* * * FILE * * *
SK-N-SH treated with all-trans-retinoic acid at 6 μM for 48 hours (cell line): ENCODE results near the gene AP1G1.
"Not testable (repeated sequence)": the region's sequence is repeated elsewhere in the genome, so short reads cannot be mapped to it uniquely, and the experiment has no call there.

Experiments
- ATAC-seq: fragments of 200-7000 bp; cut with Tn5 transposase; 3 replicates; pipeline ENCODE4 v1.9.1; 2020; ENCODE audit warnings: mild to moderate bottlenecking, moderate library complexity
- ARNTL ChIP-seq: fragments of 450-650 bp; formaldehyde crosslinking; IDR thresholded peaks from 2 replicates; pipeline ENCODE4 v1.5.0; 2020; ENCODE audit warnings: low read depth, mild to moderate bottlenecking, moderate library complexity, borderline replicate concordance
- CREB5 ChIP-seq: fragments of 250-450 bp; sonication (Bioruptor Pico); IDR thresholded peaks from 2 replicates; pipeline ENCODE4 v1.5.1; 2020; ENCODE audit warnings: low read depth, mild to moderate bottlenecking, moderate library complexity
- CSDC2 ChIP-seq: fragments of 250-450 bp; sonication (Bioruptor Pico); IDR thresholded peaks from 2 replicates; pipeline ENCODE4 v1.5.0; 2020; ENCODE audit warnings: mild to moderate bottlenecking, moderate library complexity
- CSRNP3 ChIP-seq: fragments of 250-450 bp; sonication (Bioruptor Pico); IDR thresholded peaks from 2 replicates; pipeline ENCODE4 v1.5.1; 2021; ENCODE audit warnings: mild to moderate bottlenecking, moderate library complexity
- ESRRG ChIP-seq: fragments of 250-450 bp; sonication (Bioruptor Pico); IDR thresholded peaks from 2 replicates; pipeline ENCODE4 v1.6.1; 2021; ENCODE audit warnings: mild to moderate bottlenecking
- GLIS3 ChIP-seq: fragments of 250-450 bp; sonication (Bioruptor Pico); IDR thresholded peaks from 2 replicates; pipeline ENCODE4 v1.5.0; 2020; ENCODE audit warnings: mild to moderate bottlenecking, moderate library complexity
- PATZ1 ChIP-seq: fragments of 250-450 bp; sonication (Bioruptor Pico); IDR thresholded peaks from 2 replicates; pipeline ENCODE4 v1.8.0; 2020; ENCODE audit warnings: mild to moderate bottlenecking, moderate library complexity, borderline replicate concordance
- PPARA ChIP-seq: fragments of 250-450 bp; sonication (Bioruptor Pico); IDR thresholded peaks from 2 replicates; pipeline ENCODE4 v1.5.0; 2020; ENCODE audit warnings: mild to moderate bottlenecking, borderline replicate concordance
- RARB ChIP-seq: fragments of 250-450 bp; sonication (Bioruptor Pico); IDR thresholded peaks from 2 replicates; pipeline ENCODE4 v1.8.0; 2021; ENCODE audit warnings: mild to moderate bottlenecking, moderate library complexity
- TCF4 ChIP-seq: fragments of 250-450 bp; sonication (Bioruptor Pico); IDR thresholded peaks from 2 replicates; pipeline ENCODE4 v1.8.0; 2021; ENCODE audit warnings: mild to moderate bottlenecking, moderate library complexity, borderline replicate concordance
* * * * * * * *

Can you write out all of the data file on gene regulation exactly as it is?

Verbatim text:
SK-N-SH treated with all-trans-retinoic acid at 6 μM for 48 hours (cell line): ENCODE results near the gene AP1G1.
"Not testable (repeated sequence)": the region's sequence is repeated elsewhere in the genome, so short reads cannot be mapped to it uniquely, and the experiment has no call there.

Experiments
- ATAC-seq: fragments of 200-7000 bp; cut with Tn5 transposase; 3 replicates; pipeline ENCODE4 v1.9.1; 2020; ENCODE audit warnings: mild to moderate bottlenecking, moderate library complexity
- ARNTL ChIP-seq: fragments of 450-650 bp; formaldehyde crosslinking; IDR thresholded peaks from 2 replicates; pipeline ENCODE4 v1.5.0; 2020; ENCODE audit warnings: low read depth, mild to moderate bottlenecking, moderate library complexity, borderline replicate concordance
- CREB5 ChIP-seq: fragments of 250-450 bp; sonication (Bioruptor Pico); IDR thresholded peaks from 2 replicates; pipeline ENCODE4 v1.5.1; 2020; ENCODE audit warnings: low read depth, mild to moderate bottlenecking, moderate library complexity
- CSDC2 ChIP-seq: fragments of 250-450 bp; sonication (Bioruptor Pico); IDR thresholded peaks from 2 replicates; pipeline ENCODE4 v1.5.0; 2020; ENCODE audit warnings: mild to moderate bottlenecking, moderate library complexity
- CSRNP3 ChIP-seq: fragments of 250-450 bp; sonication (Bioruptor Pico); IDR thresholded peaks from 2 replicates; pipeline ENCODE4 v1.5.1; 2021; ENCODE audit warnings: mild to moderate bottlenecking, moderate library complexity
- ESRRG ChIP-seq: fragments of 250-450 bp; sonication (Bioruptor Pico); IDR thresholded peaks from 2 replicates; pipeline ENCODE4 v1.6.1; 2021; ENCODE audit warnings: mild to moderate bottlenecking
- GLIS3 ChIP-seq: fragments of 250-450 bp; sonication (Bioruptor Pico); IDR thresholded peaks from 2 replicates; pipeline ENCODE4 v1.5.0; 2020; ENCODE audit warnings: mild to moderate bottlenecking, moderate library complexity
- PATZ1 ChIP-seq: fragments of 250-450 bp; sonication (Bioruptor Pico); IDR thresholded peaks from 2 replicates; pipeline ENCODE4 v1.8.0; 2020; ENCODE audit warnings: mild to moderate bottlenecking, moderate library complexity, borderline replicate concordance
- PPARA ChIP-seq: fragments of 250-450 bp; sonication (Bioruptor Pico); IDR thresholded peaks from 2 replicates; pipeline ENCODE4 v1.5.0; 2020; ENCODE audit warnings: mild to moderate bottlenecking, borderline replicate concordance
- RARB ChIP-seq: fragments of 250-450 bp; sonication (Bioruptor Pico); IDR thresholded peaks from 2 replicates; pipeline ENCODE4 v1.8.0; 2021; ENCODE audit warnings: mild to moderate bottlenecking, moderate library complexity
- TCF4 ChIP-seq: fragments of 250-450 bp; sonication (Bioruptor Pico); IDR thresholded peaks from 2 replicates; pipeline ENCODE4 v1.8.0; 2021; ENCODE audit warnings: mild to moderate bottlenecking, moderate library complexity, borderline replicate concordance